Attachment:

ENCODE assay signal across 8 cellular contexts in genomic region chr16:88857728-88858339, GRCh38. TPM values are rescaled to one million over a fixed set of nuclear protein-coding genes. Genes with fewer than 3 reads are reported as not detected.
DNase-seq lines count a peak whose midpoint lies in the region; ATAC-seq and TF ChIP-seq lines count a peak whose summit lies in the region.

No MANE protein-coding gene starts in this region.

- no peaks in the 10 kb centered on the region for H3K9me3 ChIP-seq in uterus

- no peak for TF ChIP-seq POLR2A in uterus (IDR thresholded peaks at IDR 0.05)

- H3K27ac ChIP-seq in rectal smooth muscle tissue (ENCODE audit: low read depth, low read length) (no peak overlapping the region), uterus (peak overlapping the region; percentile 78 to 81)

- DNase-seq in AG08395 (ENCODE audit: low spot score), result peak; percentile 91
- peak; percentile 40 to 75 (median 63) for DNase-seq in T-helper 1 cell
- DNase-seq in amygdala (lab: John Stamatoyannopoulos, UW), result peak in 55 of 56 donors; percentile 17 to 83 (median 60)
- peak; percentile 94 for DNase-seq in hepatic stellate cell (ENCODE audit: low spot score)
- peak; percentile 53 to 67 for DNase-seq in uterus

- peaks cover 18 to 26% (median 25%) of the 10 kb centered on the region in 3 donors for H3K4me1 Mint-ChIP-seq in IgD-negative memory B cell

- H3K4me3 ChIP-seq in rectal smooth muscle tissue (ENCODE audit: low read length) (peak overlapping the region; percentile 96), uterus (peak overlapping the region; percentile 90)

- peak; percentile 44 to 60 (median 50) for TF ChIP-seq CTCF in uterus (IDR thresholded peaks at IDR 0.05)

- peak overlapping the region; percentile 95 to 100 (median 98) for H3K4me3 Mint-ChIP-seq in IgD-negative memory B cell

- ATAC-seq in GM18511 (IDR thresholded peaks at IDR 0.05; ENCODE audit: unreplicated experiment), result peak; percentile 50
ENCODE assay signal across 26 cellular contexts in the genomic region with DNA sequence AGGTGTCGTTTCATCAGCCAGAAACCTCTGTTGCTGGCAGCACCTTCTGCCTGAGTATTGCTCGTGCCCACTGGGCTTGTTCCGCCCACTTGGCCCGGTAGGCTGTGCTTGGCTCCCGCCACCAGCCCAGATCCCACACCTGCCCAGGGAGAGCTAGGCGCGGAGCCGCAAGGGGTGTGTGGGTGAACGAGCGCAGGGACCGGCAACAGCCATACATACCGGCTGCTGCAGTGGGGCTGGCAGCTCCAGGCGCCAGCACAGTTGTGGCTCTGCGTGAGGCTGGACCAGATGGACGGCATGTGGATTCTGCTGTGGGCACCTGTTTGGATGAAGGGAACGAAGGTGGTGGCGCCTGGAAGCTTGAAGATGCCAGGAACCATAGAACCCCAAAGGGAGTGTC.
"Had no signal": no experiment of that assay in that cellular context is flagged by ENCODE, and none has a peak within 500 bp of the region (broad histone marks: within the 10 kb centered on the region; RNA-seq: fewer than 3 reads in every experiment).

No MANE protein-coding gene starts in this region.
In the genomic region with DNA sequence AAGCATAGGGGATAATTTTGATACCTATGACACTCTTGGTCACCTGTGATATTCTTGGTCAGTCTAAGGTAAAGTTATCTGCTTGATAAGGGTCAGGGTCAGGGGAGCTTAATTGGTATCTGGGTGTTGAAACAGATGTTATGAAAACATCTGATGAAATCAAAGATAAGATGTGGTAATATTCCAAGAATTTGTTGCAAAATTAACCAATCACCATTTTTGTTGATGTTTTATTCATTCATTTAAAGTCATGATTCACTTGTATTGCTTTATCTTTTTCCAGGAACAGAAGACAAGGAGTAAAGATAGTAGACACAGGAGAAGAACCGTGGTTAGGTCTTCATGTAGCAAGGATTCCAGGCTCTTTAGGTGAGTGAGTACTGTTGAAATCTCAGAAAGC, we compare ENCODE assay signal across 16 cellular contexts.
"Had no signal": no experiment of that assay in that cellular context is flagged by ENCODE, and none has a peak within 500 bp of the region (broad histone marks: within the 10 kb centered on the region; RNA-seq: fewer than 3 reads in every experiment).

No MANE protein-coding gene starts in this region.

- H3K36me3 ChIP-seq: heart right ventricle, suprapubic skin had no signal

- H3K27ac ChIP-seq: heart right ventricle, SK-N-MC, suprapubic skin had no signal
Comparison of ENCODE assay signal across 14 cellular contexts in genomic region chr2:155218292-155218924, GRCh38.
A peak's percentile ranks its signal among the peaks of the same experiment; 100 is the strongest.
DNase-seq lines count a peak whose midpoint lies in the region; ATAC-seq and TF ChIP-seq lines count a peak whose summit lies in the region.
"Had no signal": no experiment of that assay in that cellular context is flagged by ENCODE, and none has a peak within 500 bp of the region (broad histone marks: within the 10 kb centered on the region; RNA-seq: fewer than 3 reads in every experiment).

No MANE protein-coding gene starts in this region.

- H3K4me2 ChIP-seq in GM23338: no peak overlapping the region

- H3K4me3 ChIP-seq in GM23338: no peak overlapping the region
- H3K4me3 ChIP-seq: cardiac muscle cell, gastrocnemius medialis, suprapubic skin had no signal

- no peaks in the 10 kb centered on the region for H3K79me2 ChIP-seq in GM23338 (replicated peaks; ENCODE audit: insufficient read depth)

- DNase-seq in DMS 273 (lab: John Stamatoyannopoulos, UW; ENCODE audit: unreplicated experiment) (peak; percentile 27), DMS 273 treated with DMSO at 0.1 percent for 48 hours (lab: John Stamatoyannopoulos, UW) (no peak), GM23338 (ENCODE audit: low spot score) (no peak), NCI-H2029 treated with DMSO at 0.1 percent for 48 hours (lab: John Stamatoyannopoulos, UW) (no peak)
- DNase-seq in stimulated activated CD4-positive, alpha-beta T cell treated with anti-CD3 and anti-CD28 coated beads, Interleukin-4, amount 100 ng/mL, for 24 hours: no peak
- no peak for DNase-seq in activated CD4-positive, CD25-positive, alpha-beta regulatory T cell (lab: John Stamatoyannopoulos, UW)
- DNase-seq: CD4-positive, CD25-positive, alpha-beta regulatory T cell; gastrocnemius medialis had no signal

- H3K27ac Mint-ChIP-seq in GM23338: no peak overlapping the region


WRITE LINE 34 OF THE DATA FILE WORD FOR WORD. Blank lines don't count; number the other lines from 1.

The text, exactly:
- DNase-seq in DMS 273 (lab: John Stamatoyannopoulos, UW; ENCODE audit: unreplicated experiment) (peak; percentile 27), DMS 273 treated with DMSO at 0.1 percent for 48 hours (lab: John Stamatoyannopoulos, UW) (no peak), GM23338 (ENCODE audit: low spot score) (no peak), NCI-H2029 treated with DMSO at 0.1 percent for 48 hours (lab: John Stamatoyannopoulos, UW) (no peak)